Transitional programs work

by Stefani Daniels, Managing Partner
Published on Aug 25, 2018

A couple of years ago, there were two studies published in the Archives of Internal Medicine that demonstrated the value of formal transitional care programs.  Researchers used readmission metrics as the value component.  One of the studies, involving Rhode Island hospitals, resulted in lower readmission rates for patients who were offered and accepted post-op follow-up. The other study at Baylor, was also successful in reducing readmission rates. 

Transitional care programs typically focus on the post-hospital continuum while transitions-of-care generally focus on the movement of the patient from one area of the hospital to another and then discharged.  Transitional care is the formal continuum of care that selected patients receive after they leave the hospital. A combination of electronic/phone contact, home-visiting programs and transitional clinic visits have all been proven effective to reduce all-cause readmissions, preventable ED visits, and mortality. These interventions should receive the greatest consideration by systems that are in the process of transforming their hospital case management programs to meet the demands of the new marketplace. 

While readmission rates may have been the initial impetus for transitional care, the fact is that as long as Medicare is still paying the DRG for the hospital stay, albeit with a 3% payment reduction, there is little incentive in the C-suite to heavily invest in these programs.  But that may be changing.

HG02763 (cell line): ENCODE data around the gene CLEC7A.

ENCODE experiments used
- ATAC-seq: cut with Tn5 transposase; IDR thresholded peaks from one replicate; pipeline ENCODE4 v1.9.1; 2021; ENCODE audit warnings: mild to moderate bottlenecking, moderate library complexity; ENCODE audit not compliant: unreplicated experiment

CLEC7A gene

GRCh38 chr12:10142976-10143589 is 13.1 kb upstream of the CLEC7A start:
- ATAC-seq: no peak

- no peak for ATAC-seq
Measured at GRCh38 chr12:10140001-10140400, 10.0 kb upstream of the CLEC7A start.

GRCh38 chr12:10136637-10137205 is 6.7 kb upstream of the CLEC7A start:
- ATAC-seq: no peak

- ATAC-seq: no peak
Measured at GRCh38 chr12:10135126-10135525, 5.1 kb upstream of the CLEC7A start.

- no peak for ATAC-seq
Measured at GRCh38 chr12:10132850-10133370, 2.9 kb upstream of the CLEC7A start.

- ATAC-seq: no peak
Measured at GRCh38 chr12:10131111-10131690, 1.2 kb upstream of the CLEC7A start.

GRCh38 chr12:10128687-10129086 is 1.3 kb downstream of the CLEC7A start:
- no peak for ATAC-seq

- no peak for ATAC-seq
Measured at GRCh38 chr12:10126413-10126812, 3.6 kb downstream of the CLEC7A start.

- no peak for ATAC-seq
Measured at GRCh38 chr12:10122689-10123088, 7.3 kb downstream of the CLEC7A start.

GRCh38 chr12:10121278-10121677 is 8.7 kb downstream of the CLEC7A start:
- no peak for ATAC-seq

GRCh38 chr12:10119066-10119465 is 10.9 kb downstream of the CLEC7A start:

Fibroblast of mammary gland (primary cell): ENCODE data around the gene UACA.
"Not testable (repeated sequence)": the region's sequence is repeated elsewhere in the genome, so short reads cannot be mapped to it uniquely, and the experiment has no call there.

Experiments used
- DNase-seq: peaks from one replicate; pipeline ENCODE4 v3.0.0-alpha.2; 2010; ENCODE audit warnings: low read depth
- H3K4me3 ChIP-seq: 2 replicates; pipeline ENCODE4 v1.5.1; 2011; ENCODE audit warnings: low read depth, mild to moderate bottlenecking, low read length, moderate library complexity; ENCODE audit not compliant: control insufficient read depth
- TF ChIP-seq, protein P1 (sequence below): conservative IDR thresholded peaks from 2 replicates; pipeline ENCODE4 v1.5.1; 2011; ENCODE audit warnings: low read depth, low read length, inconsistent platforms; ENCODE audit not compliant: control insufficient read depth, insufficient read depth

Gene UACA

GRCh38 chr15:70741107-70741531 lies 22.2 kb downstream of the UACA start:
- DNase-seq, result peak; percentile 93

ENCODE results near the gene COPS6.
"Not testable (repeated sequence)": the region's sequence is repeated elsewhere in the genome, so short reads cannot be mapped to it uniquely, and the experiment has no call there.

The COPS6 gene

Patients can now view readmission rates on the CMS' Hospital Compare web site.  As patients become more aware of their risk of readmission, they may start putting more pressure on their physician and the hospital to help them better manage their condition after discharge. Then there are bundled payment models that continue to be introduced, which links payment for various services that patients receive across an entire care episode. Some iterations of that payment method make effective transitional care a must. And finally, with more payers creating or participating in ACO programs, third party payers may want to offer transitional care programs to their members - and reimburse the hospital for its costs. If the insurer doesn't have to pay for another admission, they'll be happy and if hospitals can avoid readmissions and fill an open bed with a surgery patient that generates revenue, then the hospital is happy too.  Its a win-win for everyone.